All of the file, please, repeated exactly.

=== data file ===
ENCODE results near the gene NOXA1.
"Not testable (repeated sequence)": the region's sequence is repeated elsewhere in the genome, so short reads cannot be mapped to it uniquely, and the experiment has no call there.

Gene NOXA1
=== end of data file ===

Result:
ENCODE results near the gene NOXA1.
"Not testable (repeated sequence)": the region's sequence is repeated elsewhere in the genome, so short reads cannot be mapped to it uniquely, and the experiment has no call there.

Gene NOXA1